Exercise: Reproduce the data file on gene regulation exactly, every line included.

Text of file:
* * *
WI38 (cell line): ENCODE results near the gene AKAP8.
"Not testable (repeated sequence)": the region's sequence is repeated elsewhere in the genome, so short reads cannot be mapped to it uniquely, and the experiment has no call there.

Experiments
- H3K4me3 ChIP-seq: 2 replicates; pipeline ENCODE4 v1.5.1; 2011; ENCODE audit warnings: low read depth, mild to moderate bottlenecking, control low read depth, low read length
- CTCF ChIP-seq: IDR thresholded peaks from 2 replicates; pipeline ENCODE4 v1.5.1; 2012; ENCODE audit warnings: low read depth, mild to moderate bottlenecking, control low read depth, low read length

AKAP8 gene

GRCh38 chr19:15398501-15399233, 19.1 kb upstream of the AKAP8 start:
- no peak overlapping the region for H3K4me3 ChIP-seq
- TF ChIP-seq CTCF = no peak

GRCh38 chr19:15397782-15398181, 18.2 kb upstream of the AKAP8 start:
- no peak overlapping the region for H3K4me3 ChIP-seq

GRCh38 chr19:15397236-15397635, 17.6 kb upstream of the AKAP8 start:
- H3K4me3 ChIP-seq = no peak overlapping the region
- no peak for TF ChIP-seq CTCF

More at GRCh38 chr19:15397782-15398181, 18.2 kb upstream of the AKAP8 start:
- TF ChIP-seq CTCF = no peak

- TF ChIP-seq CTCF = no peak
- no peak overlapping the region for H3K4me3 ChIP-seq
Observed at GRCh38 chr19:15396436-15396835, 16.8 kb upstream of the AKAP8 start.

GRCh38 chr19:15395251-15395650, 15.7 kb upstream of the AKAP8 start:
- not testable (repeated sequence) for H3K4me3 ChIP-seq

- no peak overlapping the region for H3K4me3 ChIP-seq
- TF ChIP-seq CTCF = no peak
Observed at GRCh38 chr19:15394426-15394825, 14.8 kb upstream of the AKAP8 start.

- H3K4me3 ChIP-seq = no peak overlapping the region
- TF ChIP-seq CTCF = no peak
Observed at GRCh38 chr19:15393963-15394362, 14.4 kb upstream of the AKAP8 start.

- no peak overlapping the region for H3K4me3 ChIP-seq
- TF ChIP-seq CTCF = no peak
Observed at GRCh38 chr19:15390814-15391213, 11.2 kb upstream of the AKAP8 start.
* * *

WI38 (cell line): ENCODE results near the gene AKAP8.
"Not testable (repeated sequence)": the region's sequence is repeated elsewhere in the genome, so short reads cannot be mapped to it uniquely, and the experiment has no call there.

Experiments
- H3K4me3 ChIP-seq: 2 replicates; pipeline ENCODE4 v1.5.1; 2011; ENCODE audit warnings: low read depth, mild to moderate bottlenecking, control low read depth, low read length
- CTCF ChIP-seq: IDR thresholded peaks from 2 replicates; pipeline ENCODE4 v1.5.1; 2012; ENCODE audit warnings: low read depth, mild to moderate bottlenecking, control low read depth, low read length

AKAP8 gene

GRCh38 chr19:15398501-15399233, 19.1 kb upstream of the AKAP8 start:
- no peak overlapping the region for H3K4me3 ChIP-seq
- TF ChIP-seq CTCF = no peak

GRCh38 chr19:15397782-15398181, 18.2 kb upstream of the AKAP8 start:
- no peak overlapping the region for H3K4me3 ChIP-seq

GRCh38 chr19:15397236-15397635, 17.6 kb upstream of the AKAP8 start:
- H3K4me3 ChIP-seq = no peak overlapping the region
- no peak for TF ChIP-seq CTCF

More at GRCh38 chr19:15397782-15398181, 18.2 kb upstream of the AKAP8 start:
- TF ChIP-seq CTCF = no peak

- TF ChIP-seq CTCF = no peak
- no peak overlapping the region for H3K4me3 ChIP-seq
Observed at GRCh38 chr19:15396436-15396835, 16.8 kb upstream of the AKAP8 start.

GRCh38 chr19:15395251-15395650, 15.7 kb upstream of the AKAP8 start:
- not testable (repeated sequence) for H3K4me3 ChIP-seq

- no peak overlapping the region for H3K4me3 ChIP-seq
- TF ChIP-seq CTCF = no peak
Observed at GRCh38 chr19:15394426-15394825, 14.8 kb upstream of the AKAP8 start.

- H3K4me3 ChIP-seq = no peak overlapping the region
- TF ChIP-seq CTCF = no peak
Observed at GRCh38 chr19:15393963-15394362, 14.4 kb upstream of the AKAP8 start.

- no peak overlapping the region for H3K4me3 ChIP-seq
- TF ChIP-seq CTCF = no peak
Observed at GRCh38 chr19:15390814-15391213, 11.2 kb upstream of the AKAP8 start.